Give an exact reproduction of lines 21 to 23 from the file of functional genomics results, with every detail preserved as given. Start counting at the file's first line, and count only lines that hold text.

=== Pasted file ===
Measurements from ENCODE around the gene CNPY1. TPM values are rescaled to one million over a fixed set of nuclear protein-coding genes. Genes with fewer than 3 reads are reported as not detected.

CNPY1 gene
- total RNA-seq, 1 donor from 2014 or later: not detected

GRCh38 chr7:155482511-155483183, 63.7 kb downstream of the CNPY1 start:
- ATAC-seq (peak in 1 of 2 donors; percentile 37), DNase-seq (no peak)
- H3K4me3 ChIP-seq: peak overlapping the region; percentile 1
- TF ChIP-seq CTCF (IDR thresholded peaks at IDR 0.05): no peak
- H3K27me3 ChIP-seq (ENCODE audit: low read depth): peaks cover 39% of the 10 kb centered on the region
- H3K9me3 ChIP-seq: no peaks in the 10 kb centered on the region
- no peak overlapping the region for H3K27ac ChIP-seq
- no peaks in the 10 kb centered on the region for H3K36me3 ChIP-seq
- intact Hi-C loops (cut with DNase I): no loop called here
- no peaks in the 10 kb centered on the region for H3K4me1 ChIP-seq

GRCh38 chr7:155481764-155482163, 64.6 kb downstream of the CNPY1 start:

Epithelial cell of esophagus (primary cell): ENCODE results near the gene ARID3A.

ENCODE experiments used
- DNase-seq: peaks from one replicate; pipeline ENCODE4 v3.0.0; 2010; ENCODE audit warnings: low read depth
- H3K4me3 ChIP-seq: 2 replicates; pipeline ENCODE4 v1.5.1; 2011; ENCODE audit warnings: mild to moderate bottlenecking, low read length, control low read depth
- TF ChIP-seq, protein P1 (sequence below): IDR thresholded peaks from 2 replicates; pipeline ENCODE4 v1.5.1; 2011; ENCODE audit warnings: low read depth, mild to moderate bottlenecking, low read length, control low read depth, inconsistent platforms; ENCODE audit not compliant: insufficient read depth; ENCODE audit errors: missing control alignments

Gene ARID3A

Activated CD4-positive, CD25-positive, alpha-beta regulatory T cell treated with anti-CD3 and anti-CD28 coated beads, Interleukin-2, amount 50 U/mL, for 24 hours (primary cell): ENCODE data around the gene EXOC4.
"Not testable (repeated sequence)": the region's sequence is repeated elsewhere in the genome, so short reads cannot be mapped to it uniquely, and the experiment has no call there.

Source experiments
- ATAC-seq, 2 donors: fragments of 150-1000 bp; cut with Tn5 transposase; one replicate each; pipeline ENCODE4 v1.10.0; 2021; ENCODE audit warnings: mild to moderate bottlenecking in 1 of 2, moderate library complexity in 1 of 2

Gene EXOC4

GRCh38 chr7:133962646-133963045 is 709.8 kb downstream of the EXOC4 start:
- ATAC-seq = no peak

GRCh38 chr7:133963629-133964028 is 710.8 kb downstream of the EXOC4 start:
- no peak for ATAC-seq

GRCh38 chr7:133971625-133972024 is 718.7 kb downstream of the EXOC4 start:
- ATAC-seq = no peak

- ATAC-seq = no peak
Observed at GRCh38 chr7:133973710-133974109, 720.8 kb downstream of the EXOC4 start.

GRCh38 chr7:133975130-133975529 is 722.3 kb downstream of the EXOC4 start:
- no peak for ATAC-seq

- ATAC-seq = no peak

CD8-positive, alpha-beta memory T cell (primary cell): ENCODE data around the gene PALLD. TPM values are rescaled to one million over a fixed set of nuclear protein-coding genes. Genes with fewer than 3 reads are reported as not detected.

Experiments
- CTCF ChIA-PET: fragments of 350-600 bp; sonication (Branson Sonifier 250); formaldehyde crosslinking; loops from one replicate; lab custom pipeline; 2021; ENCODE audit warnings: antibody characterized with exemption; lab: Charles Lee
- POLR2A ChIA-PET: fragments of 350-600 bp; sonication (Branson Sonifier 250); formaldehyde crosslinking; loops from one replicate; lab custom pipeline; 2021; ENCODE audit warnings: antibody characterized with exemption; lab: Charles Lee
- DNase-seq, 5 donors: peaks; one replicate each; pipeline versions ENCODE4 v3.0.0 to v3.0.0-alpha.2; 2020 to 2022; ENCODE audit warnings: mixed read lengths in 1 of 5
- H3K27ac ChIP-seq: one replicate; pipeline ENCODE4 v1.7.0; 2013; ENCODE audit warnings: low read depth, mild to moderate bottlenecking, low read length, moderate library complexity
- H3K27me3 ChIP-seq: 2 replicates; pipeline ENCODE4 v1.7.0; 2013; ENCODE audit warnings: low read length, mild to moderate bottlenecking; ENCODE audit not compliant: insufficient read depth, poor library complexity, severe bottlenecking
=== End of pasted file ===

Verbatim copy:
Activated CD4-positive, CD25-positive, alpha-beta regulatory T cell treated with anti-CD3 and anti-CD28 coated beads, Interleukin-2, amount 50 U/mL, for 24 hours (primary cell): ENCODE data around the gene EXOC4.
"Not testable (repeated sequence)": the region's sequence is repeated elsewhere in the genome, so short reads cannot be mapped to it uniquely, and the experiment has no call there.

Source experiments